Last Monday, the UN General Assembly in New York elected by secret ballot 18 member states to serve on the Human Rights Council in Geneva. Contrary to expectations, the United States received 131 votes, Germany 127 and Ireland 124. Others elected are Argentina, Brazil, Cote d’Ivoire, Estonia, Ethiopia, Gabon, Japan, Kazakhstan, Kenya, Montenegro, Pakistan, the Republic of Korea (south Korea), Sierra Leone, the United Arab Emirates and Venezuela. From the elected countries, Cote d’Ivoire, Estonia, Ethiopia, Ireland, Kazakhstan, Kenya, Montenegro, Sierra Leone, the United Arab Emirates and Venezuela are on the HRC for the first time. Whilst United States has been re-elected, Argentina, Brazil, Gabon, Germany, Japan, Pakistan and South Korea served non-consecutive terms.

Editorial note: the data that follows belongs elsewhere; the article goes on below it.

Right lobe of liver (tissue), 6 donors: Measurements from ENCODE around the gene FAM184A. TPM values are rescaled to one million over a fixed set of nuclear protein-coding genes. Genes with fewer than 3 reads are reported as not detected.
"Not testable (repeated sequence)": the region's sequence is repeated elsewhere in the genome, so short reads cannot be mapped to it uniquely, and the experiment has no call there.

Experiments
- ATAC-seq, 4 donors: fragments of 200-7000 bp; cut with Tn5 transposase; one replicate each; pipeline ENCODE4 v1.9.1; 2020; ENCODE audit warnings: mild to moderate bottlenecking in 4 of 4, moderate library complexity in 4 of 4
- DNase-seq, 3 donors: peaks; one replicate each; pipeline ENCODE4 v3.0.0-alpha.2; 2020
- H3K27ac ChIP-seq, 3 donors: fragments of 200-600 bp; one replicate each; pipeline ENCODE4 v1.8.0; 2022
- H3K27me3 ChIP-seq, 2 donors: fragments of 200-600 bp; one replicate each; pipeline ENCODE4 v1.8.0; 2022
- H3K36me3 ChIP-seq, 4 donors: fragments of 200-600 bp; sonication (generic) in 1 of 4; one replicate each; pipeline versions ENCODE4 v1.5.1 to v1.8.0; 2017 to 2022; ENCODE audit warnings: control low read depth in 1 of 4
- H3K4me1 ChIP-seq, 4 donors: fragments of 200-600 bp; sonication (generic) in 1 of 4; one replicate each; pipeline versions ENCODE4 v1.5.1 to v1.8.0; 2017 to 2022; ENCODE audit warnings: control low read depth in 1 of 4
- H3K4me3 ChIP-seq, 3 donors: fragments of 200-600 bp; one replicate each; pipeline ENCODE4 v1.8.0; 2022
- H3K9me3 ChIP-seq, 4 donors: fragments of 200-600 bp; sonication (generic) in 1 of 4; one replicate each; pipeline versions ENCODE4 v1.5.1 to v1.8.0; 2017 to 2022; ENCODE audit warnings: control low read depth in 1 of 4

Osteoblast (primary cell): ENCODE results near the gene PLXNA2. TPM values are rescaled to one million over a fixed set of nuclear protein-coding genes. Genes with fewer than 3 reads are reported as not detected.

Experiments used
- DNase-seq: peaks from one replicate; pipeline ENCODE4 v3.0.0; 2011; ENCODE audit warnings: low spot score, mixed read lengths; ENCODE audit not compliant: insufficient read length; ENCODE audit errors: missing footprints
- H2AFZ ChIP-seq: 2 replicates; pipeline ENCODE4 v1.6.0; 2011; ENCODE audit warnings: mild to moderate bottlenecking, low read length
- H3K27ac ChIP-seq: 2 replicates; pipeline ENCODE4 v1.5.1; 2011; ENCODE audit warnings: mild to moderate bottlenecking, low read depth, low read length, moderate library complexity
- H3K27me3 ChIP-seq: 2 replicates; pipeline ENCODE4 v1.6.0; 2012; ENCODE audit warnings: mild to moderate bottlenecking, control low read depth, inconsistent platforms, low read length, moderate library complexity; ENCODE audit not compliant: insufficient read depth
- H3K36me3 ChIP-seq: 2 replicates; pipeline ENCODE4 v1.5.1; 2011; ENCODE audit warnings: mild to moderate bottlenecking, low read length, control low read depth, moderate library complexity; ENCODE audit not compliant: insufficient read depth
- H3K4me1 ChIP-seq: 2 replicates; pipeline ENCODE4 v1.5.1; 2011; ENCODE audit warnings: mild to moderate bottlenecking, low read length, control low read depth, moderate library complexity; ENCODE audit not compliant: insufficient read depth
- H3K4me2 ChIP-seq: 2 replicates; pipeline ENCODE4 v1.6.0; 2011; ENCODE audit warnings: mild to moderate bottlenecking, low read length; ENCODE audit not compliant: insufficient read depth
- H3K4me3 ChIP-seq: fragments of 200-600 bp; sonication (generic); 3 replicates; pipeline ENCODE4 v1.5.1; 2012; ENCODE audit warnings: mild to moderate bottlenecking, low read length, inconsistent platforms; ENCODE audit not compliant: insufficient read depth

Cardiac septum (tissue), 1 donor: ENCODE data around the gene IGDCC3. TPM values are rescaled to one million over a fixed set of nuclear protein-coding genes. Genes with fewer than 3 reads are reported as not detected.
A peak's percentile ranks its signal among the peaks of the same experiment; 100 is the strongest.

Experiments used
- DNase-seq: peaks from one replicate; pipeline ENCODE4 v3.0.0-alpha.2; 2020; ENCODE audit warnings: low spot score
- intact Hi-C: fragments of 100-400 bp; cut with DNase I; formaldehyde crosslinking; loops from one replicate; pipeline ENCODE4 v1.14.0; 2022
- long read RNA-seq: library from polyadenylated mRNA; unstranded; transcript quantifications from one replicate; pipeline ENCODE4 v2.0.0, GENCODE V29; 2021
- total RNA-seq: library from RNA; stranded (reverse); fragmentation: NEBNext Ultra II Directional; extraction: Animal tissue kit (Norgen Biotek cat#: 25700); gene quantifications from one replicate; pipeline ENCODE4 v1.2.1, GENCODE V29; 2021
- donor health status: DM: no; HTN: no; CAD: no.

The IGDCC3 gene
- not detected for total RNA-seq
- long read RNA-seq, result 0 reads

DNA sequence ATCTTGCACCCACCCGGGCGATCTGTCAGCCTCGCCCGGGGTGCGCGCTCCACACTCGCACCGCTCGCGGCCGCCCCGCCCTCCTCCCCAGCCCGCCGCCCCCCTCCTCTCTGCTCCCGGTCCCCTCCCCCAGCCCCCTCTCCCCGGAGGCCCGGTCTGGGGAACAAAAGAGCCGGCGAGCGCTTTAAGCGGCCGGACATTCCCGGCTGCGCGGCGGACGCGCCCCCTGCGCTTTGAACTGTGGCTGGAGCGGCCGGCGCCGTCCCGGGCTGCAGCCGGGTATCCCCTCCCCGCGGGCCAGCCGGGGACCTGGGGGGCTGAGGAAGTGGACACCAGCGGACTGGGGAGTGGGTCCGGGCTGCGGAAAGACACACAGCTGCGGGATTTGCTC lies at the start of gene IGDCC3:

Besides these countries, continuing as HRC members are Angola, Austria, Benin, Botswana, Burkina Faso, Chile, Republic of Congo, Costa Rica, the Czech Republic, Ecuador, Guatemala, India, Indonesia, Italy, Kuwait, Libya, Malaysia, the Maldives, Mauritania, Peru, the Philippines, Poland, Qatar, the Republic of Moldova, Romania, Spain, Switzerland, Thailand and Uganda.
China, Russia and Cuba, all three who were close allies of Sri Lanka, will not be members next year. This is at a time when Sri Lanka is expected to face serious issues at the March 2013 sessions in the light of last year’s US-backed resolution. That issues related to the session are receiving Washington’s attention is underscored by the visit to Colombo this week by Alyssa Ayres, Deputy Assistant Secretary in the State Department. She is number two to Robert Blake, who is Assistant Secretary. The only redeeming feature for the Sri Lanka, however, would be the inclusion of Pakistan as a member this time around.